Thursday, October 18, 2007

What In The Wyoming?

In the fall of 2005, BLMs Wyoming Rock Springs Field Office issued a wild horse removal plan for the Adobe Town and Salt Wells Creek Herd Management Areas (HMA).

BLM claimed that 730 wild horses would be removed(1) but during the roundups 1,197 horses were actually taken, 467 more than originally planned. (2)

In the 2005 proposal, BLM stated, “At the present time, it can be projected with a high degree of confidence what the population will look like at gather time…” (3)

And is it any wonder BLM felt they really knew the numbers since the Adobe Town and Salt Wells Creek wild horses have been rounded up 8 times in the last 8 years. (4)

The remaining wild horse population after the 2005 removals, based on BLMs “in-depth” and confident authority was projected to be 861. We can only assume that taking 467 more wild horses during the 2005 removal operations was necessary to achieve this goal.

Flash forward…five month’s later, BLM reports 1,825 wild horses still remain. (5)

What happened? A new census technique is what happened.

BLM and USGS have been working on a new way to count wild horses in Wyoming that have produced some amazing results. For 30 years, BLM has been claiming their wild horse counts were within a 15% accuracy rate but now, USGS stated there’s an 800% increase in the Salt Wells wild horse population.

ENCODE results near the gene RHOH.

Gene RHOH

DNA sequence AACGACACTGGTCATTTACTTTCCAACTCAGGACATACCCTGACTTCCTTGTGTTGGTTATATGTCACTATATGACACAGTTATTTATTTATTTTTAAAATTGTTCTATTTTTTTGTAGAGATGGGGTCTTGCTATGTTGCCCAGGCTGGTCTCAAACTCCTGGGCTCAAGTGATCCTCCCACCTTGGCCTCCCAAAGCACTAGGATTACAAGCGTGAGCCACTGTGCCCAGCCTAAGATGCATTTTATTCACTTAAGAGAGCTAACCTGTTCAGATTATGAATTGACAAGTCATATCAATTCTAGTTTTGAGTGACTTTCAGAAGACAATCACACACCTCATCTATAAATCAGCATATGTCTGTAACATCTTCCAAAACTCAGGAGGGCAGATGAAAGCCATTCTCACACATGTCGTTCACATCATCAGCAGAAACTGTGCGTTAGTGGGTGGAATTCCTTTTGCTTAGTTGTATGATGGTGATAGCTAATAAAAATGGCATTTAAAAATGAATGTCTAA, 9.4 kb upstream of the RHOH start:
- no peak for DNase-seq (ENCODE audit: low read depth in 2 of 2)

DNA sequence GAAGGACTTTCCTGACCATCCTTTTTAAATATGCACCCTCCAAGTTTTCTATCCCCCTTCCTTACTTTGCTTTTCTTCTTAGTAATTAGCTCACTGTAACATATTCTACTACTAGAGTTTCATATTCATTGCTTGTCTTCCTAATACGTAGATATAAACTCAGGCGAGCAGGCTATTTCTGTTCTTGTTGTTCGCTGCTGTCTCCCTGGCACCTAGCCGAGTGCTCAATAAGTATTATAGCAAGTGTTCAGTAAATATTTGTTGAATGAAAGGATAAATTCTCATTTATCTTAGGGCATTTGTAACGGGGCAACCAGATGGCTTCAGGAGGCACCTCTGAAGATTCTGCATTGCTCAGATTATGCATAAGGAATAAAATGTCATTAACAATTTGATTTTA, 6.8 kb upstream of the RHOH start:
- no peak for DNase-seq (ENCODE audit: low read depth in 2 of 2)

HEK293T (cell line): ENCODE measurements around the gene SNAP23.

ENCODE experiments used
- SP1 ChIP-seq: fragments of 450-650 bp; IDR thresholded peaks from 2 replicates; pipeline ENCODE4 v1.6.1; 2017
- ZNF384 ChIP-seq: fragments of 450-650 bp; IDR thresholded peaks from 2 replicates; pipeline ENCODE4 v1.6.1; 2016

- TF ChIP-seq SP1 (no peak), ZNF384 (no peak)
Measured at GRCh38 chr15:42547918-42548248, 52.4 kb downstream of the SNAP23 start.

How do we know? Well, we don’t really and questions to the National Wild Horse & Burro Advisory Board about this new method were met with the usual dumbfounded silence only these BLM appointed experts are capable of.

Based on BLMs reported populations in February 2006, the Salt Wells Creek HMA went from 169 wild horses after the 2005 fall removals to 1,133 in February 2006. This also caused a dramatic increase in the projected new spring foals, bringing the Salt Wells population up to 1,349 by the summer of 2006.

So BLM whipped out a new assessment to remove more wild horses and in January of 2007, while the Nation was gripped in snow, ice and subfreezing temperatures, the Salt Wells wild horses were driven again to the pens, this time removing 846 more, until BLM finally deemed weather conditions were extreme enough to halt the helicopters. (6)

So what does all this mean? Is the old method of counting wild horses really that bad? Is the new method really that accurate? Is this just more “authoritative and confident” flimflam from the masters of spin to butcher viable wild horse populations?

So far, public questions are only being met with silence while the costs of holding over 30,000 wild horses and burros continue to climb.

(1) Bureau of Land Mangement, Rock Springs Field Office, 2005 EA# WY030-05-EA-158, pg. 4
(2) Bureau of Land Management, Rock Springs Field Office, 2006 EA# WY040-EA07-37, pg.4
(3) Bureau of Land Management, Rock Springs Field Office, 2005 EA# WY030-05-EA-158, Site Specific Gather Plan, pg.7
(4) Removals were reported in 1999, Fall-2002, Spring-2003, Summer-2003, February-2005, September-2005, January-2007, and July-2007
(5) BLM National Herd Statistics, Fiscal Year 2006, Wild Horse & Burro Program
(6) Personal Email Communication, BLM Rock Springs Wild Horse & Burro Specialist, Jay D’Ewart, 2/26/07


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